JSngry

Let's Reopen Old Wounds!

233 posts in this topic

It's not music to these people, it's product.

SS, with all due respect, one could use that exact phrase to criticize separating music into different genres.

I think not "labeling" music is a sort of misplaced idealism. There are different kinds of music. These different kinds of music made by human beings on the planet earth can pretty much be lumped together into groups. Is that "bad?" For some it is...for others such as myself it's just a given reality. On the whole, musicians like to think of themselves and their music as unique and individualistic. But there's always lots of other musicians out there doing similar things. That's why terms like Rock, Rap, Blues, Country and Jazz hold up. They're constants. Lot's of subdivision goes on beyond that...but if it ain't broke don't fix it. And I guess I just don't see it as broke. If you're a punk-country-klezmer band...there's a catagory for you...it's called alternative rock. :g

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I think its ridiculous to get criticized for expecting a record store to organize stock by genre. Do you really want to go through every musician or group whose name begins with M to find Hank Mobley CDs

Yes. :mellow:

I might find that copy of 'To Our Children’s Children’s Children' I been looking for or that out of print Ennio Morricone soundtrack. It doesn't take that much longer and the potential benefits more than outweigh the negatives.

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Genres are useful for marketing, and marketing is useful for getting stuff heard, so that's not at all a bad thing in and of itself.

But genres as a means of identifying yourself, your soul, hey, that's death.

Unless one chooses to become one's product, in which case, hey, go for it.

Sucker.

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This might not mean much, but one of my least favorite questions to answer is, "What kind of music do you play?" Especially when it comes from people who have not delved very deeply into the world of music. Something in me balks at having to narrow it down to a label.

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It's not music to these people, it's product.

SS, with all due respect, one could use that exact phrase to criticize separating music into different genres.

I think its ridiculous to get criticized for expecting a record store to organize stock by genre. Do you really want to go through every musician or group whose name begins with M to find Hank Mobley CDs

Its a simple method of time-saving. And yes, Jim, part of selling "product" is making it easier to find for the customer.

Oh, come on! You don't have to go through "every musician or group." That's what those little cards with the artist's name are for. You scan the cards in the "M" section to find "Mobley." It wouldn't add that much time to the process.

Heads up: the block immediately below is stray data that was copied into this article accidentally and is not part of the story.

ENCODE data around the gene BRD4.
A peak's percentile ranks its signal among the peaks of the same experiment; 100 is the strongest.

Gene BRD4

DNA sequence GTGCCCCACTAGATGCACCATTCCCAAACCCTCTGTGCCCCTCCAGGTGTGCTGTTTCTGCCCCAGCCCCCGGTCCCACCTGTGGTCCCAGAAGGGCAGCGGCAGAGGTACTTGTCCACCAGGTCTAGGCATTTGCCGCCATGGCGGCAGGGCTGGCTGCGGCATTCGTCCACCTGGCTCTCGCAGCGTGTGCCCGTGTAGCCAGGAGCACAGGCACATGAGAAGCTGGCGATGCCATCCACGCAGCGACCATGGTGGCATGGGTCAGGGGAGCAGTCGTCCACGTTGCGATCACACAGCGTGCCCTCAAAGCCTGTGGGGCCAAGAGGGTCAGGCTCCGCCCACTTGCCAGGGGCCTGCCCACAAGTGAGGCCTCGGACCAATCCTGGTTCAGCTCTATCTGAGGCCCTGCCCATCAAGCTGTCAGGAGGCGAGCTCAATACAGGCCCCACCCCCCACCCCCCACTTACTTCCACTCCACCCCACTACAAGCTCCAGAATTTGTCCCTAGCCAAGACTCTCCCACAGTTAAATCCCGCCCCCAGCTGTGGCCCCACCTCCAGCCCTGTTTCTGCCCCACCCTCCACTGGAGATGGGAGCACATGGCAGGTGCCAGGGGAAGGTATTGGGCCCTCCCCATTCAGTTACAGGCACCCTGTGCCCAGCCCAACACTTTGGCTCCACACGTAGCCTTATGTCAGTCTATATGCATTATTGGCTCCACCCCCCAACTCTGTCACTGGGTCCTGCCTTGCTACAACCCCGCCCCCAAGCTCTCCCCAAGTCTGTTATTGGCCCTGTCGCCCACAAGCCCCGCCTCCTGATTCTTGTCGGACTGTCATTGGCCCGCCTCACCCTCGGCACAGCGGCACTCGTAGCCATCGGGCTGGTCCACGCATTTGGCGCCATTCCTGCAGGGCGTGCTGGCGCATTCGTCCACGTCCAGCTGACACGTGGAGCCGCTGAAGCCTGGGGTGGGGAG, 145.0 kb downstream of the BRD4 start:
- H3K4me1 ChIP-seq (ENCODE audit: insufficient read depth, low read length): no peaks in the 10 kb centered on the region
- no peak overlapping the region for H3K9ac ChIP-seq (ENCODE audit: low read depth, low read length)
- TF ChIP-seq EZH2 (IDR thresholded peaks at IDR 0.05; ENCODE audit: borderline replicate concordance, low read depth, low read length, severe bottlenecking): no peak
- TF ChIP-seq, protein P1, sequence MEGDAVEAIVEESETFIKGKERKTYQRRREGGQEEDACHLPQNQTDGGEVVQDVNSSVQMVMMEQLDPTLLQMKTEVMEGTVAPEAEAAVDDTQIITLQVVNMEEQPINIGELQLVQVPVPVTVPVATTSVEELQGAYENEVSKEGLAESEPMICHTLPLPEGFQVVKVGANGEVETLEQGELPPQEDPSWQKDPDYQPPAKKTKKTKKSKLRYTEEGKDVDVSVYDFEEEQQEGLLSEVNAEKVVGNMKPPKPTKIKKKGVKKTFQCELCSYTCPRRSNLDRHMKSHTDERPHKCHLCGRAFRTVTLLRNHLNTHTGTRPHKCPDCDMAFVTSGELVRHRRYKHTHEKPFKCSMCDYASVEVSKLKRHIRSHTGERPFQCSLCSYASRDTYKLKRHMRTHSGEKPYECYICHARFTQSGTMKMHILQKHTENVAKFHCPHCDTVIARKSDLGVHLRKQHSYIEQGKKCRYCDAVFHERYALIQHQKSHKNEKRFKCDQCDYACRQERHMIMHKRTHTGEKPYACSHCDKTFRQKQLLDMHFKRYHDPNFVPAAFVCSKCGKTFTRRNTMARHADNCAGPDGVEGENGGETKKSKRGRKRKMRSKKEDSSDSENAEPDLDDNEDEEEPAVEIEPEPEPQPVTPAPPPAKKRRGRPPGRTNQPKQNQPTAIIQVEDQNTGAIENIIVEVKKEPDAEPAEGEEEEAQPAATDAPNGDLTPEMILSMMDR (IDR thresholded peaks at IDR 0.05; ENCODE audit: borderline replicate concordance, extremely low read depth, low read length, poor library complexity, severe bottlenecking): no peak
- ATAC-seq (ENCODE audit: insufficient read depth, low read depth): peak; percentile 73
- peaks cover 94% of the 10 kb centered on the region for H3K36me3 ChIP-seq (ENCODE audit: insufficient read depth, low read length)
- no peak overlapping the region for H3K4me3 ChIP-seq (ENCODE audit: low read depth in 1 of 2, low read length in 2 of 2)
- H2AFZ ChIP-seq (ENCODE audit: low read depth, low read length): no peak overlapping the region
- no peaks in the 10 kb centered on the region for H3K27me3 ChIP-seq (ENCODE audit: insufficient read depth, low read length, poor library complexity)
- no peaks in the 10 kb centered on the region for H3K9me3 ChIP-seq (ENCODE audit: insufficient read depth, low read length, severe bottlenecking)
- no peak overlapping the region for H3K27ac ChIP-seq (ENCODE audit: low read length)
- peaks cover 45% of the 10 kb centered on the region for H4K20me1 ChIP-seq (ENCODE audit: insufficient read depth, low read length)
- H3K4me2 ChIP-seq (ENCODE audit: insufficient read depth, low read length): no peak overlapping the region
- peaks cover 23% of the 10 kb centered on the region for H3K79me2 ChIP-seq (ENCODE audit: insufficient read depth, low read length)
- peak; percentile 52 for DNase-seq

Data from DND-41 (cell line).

The way I see it, it's more that people don't want to have music they *don't* like near the music they *do* like. They don't want to have to see the little card for "Brittany Spears" when they go looking for "Sonny Stitt." Well, get over it. There's always going to something you don't like. Just look past it.

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Thing is, I actually prefer this board. I guess I sometimes feel nostalgic for BNBB as my doorway to jazz discussion on the Internet, but... hardly ever think about it that way now.

I agree. The BNBB will always be a bit of nostalgia for me. I spend hours and hours learning about jazz from those boards, and I feel I am 1000x the jazz fan I am because of it. This place is great, but I feel we've become a bit of a hard egg to crack, as the Big O took after where Blue Note left off, so alot of the basic discussion of jazz is omitted. For the age I was and the fan I was, BNBB was invaluable to me, just as this place is for the age I am and the fan I am. We are better off for it now.

And I still like Norah Jones.

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Fuck that. If I'm in the mood for jazz, there's no way I'm going into a store like Amoeba and want to search through uncategorized music. I'm not in favor of narrow classifications, but I'd much rather there be seperate Rock, Jazz, Blues, Classical, Country, etc. sections than to have everything lumped in together. :wacko:

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This might not mean much, but one of my least favorite questions to answer is, "What kind of music do you play?" Especially when it comes from people who have not delved very deeply into the world of music. Something in me balks at having to narrow it down to a label.

My favorite part is when you answer that you play jazz and they say, "Jazz? Oh, I like jazz. It's so relaxing."

:mellow:

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"Well", I like to retort, "so is sex. Are you ready for that?"

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So a psychiatrist said that there is a strong male identity to jazz forums and the members feel threatened by females.

Comments?

The words faulty generalization comes to mind. I wonder how a professional psychiatrist could come to such a conclusion unless this person got their degree from the proverbial cracker jack box.

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The moment the BNBB board shut down I moved on. The big O works for me.

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So a psychiatrist said that there is a strong male identity to jazz forums and the members feel threatened by females.

Comments?